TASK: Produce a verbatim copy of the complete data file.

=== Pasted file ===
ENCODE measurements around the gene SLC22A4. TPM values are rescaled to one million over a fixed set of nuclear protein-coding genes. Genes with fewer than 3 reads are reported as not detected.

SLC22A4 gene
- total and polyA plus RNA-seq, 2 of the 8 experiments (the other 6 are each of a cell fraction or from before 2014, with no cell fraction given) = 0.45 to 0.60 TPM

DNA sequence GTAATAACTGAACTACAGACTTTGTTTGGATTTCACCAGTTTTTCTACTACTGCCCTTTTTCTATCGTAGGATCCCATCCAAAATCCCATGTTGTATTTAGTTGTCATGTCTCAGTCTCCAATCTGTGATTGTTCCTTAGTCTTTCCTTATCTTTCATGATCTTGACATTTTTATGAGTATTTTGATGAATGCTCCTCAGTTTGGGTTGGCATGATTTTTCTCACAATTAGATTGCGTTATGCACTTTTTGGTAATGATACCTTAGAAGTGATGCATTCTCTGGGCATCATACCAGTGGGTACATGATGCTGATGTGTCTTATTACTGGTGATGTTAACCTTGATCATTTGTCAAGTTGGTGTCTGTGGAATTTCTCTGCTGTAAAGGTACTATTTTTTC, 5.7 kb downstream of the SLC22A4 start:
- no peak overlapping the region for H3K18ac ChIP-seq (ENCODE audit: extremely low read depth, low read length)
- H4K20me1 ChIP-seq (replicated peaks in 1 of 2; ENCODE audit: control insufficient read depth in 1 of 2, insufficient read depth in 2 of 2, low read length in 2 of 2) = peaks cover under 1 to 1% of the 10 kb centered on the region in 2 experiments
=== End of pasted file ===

ENCODE measurements around the gene SLC22A4. TPM values are rescaled to one million over a fixed set of nuclear protein-coding genes. Genes with fewer than 3 reads are reported as not detected.

SLC22A4 gene
- total and polyA plus RNA-seq, 2 of the 8 experiments (the other 6 are each of a cell fraction or from before 2014, with no cell fraction given) = 0.45 to 0.60 TPM

DNA sequence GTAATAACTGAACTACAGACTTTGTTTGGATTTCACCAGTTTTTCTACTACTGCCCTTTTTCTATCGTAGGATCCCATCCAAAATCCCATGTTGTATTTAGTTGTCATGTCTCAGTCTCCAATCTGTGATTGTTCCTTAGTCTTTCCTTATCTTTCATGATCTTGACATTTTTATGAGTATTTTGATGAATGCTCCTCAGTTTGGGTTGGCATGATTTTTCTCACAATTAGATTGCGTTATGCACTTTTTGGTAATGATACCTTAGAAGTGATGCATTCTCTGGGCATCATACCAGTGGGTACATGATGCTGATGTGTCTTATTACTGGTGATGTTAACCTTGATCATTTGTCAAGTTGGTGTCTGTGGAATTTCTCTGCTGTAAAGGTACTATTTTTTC, 5.7 kb downstream of the SLC22A4 start:
- no peak overlapping the region for H3K18ac ChIP-seq (ENCODE audit: extremely low read depth, low read length)
- H4K20me1 ChIP-seq (replicated peaks in 1 of 2; ENCODE audit: control insufficient read depth in 1 of 2, insufficient read depth in 2 of 2, low read length in 2 of 2) = peaks cover under 1 to 1% of the 10 kb centered on the region in 2 experiments